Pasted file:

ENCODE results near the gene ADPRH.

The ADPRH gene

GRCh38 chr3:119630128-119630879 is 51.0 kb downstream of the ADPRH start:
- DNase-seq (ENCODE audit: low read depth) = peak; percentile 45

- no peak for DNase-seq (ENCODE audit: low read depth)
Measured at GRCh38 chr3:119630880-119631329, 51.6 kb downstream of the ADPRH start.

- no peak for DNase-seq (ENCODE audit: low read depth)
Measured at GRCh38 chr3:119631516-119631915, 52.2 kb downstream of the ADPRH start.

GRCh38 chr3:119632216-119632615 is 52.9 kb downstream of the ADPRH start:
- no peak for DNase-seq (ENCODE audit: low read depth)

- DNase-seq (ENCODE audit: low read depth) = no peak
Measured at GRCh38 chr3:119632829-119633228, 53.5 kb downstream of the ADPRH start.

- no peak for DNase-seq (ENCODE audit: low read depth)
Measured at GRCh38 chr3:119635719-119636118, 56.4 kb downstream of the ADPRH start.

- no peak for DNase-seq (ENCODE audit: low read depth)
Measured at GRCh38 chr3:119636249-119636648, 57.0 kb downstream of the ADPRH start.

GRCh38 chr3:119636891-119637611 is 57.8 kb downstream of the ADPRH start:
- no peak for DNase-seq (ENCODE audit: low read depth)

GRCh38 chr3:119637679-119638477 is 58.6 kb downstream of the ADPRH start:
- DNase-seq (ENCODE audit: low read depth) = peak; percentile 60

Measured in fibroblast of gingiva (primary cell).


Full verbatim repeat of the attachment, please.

ENCODE results near the gene ADPRH.

The ADPRH gene

GRCh38 chr3:119630128-119630879 is 51.0 kb downstream of the ADPRH start:
- DNase-seq (ENCODE audit: low read depth) = peak; percentile 45

- no peak for DNase-seq (ENCODE audit: low read depth)
Measured at GRCh38 chr3:119630880-119631329, 51.6 kb downstream of the ADPRH start.

- no peak for DNase-seq (ENCODE audit: low read depth)
Measured at GRCh38 chr3:119631516-119631915, 52.2 kb downstream of the ADPRH start.

GRCh38 chr3:119632216-119632615 is 52.9 kb downstream of the ADPRH start:
- no peak for DNase-seq (ENCODE audit: low read depth)

- DNase-seq (ENCODE audit: low read depth) = no peak
Measured at GRCh38 chr3:119632829-119633228, 53.5 kb downstream of the ADPRH start.

- no peak for DNase-seq (ENCODE audit: low read depth)
Measured at GRCh38 chr3:119635719-119636118, 56.4 kb downstream of the ADPRH start.

- no peak for DNase-seq (ENCODE audit: low read depth)
Measured at GRCh38 chr3:119636249-119636648, 57.0 kb downstream of the ADPRH start.

GRCh38 chr3:119636891-119637611 is 57.8 kb downstream of the ADPRH start:
- no peak for DNase-seq (ENCODE audit: low read depth)

GRCh38 chr3:119637679-119638477 is 58.6 kb downstream of the ADPRH start:
- DNase-seq (ENCODE audit: low read depth) = peak; percentile 60

Measured in fibroblast of gingiva (primary cell).